Intercontinental survivors: international adoption in the Netherlands and the struggle to reunite.

Julián Sarmiento Escobar

Translated by Marianna Soroka

The Hague, 18 April 2021

In Colombia, there are mothers who have been trying to trace their children for more than thirty years. There are also brothers and sisters searching for their lost siblings. These families are suffering a painful separation, overshadowed by good intentions. At the same time, at the other side of the Atlantic, other people are searching for their real identity. They feel different than others and can no longer bear not knowing their true past. All of them share the same DNA and the fact of being victims of a seemingly perfect system created within a seemingly perfect society. Feeling invisible, they keep fighting for their own voice and the truth.

On February 8th 2021, the Dutch government released a document that left the entire country speechless. The Joustra report reveals shocking abuses in the adoption system established between the Netherlands and a number of other countries (Sri Lanka, Indonesia, Brazil, Bangladesh and Colombia). Dutch families had been so determined to adopt children from these places that the officials had turned a blind eye on many illegal practices, which included distancing children from their families in exchange for money or by force, child trafficking, kidnapping and so-called “baby farming” (breeding places). After the release of the report, the Netherlands immediately suspended all adoptions from abroad and the government officials apologized to the victims.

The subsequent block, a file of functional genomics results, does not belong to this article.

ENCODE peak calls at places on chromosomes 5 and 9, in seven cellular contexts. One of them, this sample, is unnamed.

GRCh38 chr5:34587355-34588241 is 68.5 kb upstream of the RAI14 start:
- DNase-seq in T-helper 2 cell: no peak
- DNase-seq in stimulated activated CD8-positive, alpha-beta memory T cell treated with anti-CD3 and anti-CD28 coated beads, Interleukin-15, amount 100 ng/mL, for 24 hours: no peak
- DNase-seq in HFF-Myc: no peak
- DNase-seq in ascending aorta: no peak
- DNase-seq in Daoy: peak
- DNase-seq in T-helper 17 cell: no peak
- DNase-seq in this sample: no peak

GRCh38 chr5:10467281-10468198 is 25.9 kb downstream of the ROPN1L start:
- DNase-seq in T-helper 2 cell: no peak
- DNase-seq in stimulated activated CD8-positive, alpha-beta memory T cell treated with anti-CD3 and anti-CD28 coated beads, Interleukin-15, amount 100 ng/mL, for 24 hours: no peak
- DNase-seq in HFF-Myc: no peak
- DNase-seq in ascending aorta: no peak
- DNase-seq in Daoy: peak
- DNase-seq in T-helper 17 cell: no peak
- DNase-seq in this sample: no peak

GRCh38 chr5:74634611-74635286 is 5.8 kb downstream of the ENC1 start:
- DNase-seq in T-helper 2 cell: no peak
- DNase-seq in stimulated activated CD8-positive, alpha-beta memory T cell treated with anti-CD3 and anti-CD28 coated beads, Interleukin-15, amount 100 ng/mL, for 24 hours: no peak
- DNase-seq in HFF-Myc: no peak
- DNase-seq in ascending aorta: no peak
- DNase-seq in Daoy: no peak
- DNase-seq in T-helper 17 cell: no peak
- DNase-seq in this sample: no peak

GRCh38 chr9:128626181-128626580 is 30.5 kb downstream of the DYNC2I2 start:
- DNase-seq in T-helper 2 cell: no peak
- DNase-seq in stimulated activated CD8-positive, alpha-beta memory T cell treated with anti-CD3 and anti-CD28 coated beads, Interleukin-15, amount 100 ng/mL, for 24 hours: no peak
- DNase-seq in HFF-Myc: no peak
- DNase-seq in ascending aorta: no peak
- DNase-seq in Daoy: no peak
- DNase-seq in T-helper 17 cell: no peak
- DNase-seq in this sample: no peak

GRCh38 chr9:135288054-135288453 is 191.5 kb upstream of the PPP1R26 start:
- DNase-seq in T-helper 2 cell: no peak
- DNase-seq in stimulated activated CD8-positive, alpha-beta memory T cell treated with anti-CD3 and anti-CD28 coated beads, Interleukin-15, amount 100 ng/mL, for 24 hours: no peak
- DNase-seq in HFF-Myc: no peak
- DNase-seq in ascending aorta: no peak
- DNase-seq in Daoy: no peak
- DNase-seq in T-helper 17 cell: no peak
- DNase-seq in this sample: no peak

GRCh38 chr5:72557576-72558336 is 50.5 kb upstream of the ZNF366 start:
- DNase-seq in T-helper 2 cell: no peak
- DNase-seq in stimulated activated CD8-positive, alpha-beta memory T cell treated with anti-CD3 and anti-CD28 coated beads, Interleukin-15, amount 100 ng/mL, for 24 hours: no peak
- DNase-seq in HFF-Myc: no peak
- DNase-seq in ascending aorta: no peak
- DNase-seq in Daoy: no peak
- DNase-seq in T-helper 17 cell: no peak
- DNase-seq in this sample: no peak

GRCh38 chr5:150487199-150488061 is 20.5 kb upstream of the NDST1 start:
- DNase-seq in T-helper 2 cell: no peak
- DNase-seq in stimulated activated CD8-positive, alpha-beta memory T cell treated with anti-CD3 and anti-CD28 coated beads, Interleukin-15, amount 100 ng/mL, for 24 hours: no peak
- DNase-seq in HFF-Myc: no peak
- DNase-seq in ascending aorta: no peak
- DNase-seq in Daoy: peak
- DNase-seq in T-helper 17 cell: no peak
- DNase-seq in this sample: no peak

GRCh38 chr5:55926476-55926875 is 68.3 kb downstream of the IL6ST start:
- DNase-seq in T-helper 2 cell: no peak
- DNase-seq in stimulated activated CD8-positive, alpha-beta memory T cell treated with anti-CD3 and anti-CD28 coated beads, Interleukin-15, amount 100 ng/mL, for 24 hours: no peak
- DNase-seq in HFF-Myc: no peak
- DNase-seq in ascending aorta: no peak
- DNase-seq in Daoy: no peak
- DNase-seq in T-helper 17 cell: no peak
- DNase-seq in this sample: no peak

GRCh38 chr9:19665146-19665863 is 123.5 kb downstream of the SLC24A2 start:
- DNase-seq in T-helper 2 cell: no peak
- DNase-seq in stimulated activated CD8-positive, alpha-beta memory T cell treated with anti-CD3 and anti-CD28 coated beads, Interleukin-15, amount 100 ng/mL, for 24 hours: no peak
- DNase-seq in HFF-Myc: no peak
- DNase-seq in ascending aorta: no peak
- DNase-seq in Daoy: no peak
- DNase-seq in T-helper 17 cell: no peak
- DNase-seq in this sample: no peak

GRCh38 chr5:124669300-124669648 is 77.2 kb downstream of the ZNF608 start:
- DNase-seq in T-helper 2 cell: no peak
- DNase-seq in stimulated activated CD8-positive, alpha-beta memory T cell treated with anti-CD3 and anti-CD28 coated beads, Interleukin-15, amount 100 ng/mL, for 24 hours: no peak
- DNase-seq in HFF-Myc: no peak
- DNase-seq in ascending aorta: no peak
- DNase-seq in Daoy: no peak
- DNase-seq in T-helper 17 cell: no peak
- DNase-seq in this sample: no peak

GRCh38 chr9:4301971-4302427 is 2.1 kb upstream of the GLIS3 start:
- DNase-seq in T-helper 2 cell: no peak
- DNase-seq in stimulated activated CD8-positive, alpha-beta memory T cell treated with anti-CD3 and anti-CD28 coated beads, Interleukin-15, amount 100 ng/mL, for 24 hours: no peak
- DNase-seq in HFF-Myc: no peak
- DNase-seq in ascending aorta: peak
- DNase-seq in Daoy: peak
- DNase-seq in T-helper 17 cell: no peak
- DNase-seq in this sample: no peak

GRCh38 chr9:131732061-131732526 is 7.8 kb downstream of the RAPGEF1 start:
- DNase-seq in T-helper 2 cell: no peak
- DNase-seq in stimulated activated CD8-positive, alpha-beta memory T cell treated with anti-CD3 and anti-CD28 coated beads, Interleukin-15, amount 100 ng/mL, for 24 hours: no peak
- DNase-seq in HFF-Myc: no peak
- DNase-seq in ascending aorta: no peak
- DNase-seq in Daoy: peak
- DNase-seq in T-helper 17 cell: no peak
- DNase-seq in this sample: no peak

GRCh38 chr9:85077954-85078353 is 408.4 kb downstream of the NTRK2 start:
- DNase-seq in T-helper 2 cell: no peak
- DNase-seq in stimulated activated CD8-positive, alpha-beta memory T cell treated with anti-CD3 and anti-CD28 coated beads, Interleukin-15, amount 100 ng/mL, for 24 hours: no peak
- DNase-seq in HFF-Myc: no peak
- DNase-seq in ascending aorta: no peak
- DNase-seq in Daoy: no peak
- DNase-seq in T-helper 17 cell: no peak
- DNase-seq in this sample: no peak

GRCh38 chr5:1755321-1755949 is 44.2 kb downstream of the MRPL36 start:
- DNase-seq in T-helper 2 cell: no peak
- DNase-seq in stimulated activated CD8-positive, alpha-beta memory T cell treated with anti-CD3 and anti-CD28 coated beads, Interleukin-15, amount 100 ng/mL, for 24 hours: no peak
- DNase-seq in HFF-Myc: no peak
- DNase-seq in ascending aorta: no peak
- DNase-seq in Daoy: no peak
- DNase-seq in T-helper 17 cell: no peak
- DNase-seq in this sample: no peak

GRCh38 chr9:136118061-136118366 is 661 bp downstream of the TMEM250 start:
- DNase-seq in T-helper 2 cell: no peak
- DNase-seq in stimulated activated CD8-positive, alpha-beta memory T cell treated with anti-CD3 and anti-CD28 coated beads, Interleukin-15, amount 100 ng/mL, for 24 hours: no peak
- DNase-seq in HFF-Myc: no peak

Tjibbe Joustra leads the Committee International Adoption 
© Ministerie van Justitie en Veiligheid / Robert Huiberts

The investigation was initiated by the Dutch Minister of Social Protection in 2019. The committee led by Tjibbe Joustra investigated procedures of international adoption in the Netherlands between 1970s and 1990s..

Nevertheless, complaints concerning foreign adoption cases had been occasionally brought up in the media before. Back in 2012, journalist Manuel Teodoro released a documentary exposing irregularities of the system, in his show Septimo Dia. Almost ten years later, the exact same irregularities were repeated in the report presented in The Hague.

Marcia Engel was one of the persons who participated in the documentary. Today she is among the most important activists fighting for the truth behind foreign adoption practices. She is also a chairman of Plan Angel, a foundation established in the Netherlands in order to help reuniting separated families by providing DNA tests for those searching for their children. Although the report describes many dramatic stories, Marcia is being very optimistic about its outcome: “It feels like a victory! And it’s just the first step towards recognition” – she declares.” We have been working for so many years, trying to make people aware that there is another side to adoption. People are acknowledging now that things went wrong in the past and it is an achievement.

What is happening on the Colombian side?

Apart from the description of the illegal practices, the Joustra report also focuses on their origin. One of the most important reasons for which international adoption became so common in Colombia is the military conflict that has lasted there for more than fifty years. As a result, many Colombian children became orphans and, according to Unidad para las Víctimas (The Unit for the Victims Assistance and Reparation), about eight million of Colombian citizens were forced to leave their homes and move to other places. This is why possibilities of domestic adoption decreased dramatically.